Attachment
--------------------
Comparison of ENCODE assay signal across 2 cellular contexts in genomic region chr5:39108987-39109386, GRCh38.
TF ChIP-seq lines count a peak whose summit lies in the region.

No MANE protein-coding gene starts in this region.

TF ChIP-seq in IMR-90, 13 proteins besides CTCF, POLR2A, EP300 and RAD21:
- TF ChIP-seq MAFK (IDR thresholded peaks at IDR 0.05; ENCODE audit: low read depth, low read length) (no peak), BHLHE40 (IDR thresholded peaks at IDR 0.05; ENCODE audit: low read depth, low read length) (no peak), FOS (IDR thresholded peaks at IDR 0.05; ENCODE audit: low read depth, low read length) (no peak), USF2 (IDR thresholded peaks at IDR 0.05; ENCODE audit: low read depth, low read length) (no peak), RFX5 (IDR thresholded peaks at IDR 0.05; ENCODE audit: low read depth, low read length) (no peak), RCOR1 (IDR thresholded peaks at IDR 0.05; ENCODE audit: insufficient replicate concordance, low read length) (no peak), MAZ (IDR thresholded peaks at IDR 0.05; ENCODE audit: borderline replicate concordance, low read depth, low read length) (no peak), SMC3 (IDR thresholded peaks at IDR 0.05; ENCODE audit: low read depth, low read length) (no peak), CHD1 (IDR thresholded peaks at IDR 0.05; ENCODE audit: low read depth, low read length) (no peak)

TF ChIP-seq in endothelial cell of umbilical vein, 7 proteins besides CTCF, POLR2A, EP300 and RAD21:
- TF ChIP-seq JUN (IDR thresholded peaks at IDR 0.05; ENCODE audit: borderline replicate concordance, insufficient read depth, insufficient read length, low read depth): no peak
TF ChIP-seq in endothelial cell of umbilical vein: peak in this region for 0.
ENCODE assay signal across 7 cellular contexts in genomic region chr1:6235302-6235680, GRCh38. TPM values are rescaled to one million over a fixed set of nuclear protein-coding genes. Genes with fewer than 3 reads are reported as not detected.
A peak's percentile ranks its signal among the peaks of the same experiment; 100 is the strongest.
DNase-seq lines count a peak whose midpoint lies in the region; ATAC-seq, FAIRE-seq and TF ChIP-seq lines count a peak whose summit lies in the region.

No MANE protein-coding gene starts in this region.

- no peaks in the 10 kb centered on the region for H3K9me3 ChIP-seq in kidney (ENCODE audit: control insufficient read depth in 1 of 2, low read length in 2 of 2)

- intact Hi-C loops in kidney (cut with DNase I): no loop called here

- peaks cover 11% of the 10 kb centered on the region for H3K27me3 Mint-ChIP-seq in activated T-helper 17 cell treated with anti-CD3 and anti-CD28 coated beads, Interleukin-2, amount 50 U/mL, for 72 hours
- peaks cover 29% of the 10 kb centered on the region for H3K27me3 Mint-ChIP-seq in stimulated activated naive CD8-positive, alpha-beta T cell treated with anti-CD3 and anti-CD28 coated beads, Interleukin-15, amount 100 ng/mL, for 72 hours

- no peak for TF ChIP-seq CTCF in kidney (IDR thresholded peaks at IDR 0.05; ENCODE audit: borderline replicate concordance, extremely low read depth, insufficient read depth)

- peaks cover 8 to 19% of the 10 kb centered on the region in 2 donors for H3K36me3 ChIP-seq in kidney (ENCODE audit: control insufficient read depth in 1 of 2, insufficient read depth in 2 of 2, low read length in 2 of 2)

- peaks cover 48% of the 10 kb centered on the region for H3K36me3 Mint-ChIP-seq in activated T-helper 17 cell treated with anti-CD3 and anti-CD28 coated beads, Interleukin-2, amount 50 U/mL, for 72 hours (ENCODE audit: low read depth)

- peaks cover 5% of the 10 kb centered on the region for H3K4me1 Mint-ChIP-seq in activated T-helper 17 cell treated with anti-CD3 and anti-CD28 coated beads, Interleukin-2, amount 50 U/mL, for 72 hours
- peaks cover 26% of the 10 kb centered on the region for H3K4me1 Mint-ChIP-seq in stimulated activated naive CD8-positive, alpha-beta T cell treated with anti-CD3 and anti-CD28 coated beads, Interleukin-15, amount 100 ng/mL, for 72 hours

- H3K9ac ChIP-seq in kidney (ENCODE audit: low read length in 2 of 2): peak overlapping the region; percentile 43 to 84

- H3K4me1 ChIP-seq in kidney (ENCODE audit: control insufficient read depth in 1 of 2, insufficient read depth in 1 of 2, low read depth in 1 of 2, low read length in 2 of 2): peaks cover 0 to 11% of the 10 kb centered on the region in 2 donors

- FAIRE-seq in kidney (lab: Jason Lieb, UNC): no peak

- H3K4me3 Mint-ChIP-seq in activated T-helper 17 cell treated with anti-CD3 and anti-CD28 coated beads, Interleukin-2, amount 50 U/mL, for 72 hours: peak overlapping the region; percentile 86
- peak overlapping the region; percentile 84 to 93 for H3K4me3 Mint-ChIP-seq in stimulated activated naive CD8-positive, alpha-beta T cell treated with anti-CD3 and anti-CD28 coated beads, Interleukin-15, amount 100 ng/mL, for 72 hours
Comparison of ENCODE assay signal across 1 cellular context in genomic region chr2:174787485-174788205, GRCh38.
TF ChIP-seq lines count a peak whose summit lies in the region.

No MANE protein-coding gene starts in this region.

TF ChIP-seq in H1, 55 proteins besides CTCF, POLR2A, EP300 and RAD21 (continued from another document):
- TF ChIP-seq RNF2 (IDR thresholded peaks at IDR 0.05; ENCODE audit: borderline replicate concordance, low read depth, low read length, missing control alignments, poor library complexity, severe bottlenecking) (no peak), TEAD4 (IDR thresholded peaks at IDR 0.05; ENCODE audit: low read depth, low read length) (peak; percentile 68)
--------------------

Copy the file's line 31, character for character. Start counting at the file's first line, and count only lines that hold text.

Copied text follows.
- TF ChIP-seq RNF2 (IDR thresholded peaks at IDR 0.05; ENCODE audit: borderline replicate concordance, low read depth, low read length, missing control alignments, poor library complexity, severe bottlenecking) (no peak), TEAD4 (IDR thresholded peaks at IDR 0.05; ENCODE audit: low read depth, low read length) (peak; percentile 68)